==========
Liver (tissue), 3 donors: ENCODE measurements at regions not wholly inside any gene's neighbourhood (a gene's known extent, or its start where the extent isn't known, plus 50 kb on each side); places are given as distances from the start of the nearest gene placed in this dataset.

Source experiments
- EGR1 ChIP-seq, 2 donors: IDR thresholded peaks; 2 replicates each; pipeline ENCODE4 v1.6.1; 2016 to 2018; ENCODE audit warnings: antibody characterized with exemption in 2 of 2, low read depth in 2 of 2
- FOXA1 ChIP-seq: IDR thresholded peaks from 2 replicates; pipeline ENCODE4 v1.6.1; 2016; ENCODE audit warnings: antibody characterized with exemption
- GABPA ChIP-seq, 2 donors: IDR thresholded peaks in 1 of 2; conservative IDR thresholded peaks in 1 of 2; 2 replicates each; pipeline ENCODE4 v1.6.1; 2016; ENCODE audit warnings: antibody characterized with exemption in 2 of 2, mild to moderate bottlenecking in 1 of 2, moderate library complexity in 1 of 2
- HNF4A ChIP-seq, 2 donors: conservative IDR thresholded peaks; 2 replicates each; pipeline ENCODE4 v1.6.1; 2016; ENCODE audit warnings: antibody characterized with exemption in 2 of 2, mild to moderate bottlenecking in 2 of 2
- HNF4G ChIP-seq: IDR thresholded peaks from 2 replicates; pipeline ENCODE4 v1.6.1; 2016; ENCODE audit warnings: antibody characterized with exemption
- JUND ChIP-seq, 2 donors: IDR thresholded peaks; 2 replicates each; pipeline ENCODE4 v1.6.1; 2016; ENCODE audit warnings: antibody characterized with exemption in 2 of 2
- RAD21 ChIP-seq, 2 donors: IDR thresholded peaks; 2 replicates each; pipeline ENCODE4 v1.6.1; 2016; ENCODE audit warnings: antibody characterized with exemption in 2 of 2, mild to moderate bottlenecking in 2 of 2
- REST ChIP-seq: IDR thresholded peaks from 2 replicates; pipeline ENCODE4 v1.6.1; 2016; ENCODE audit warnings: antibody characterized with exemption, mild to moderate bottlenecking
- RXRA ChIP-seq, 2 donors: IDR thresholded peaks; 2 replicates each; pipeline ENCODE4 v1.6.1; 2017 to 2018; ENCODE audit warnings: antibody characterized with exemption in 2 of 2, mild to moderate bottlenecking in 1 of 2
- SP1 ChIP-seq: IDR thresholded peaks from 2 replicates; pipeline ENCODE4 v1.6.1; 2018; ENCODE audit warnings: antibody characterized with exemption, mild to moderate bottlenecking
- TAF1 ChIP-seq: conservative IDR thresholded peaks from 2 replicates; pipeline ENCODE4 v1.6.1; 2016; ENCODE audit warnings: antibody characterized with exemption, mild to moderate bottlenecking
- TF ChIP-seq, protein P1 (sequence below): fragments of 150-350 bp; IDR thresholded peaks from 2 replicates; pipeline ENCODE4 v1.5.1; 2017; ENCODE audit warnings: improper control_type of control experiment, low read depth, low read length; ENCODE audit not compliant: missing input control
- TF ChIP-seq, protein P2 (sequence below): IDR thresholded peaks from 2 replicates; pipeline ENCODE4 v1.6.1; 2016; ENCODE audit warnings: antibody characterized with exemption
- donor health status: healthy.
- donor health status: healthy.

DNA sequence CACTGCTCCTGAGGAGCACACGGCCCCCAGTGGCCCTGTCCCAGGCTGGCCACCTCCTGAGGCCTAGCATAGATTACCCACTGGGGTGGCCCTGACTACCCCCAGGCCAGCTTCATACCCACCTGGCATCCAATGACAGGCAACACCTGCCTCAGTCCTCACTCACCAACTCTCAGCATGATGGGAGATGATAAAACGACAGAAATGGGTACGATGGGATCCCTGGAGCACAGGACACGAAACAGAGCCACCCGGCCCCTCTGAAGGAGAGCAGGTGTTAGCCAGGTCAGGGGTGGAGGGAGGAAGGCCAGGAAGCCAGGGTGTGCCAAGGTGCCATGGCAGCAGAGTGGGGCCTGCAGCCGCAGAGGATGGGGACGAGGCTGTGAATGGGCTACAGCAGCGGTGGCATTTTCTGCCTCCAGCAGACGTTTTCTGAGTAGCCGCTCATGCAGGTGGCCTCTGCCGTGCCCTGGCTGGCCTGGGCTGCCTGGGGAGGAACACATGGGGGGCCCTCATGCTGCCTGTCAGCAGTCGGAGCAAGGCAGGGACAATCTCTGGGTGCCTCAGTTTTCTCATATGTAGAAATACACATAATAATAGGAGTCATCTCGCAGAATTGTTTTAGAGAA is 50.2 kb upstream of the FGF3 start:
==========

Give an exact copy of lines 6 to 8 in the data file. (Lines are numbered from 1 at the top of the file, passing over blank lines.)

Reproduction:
- HNF4A ChIP-seq, 2 donors: conservative IDR thresholded peaks; 2 replicates each; pipeline ENCODE4 v1.6.1; 2016; ENCODE audit warnings: antibody characterized with exemption in 2 of 2, mild to moderate bottlenecking in 2 of 2
- HNF4G ChIP-seq: IDR thresholded peaks from 2 replicates; pipeline ENCODE4 v1.6.1; 2016; ENCODE audit warnings: antibody characterized with exemption
- JUND ChIP-seq, 2 donors: IDR thresholded peaks; 2 replicates each; pipeline ENCODE4 v1.6.1; 2016; ENCODE audit warnings: antibody characterized with exemption in 2 of 2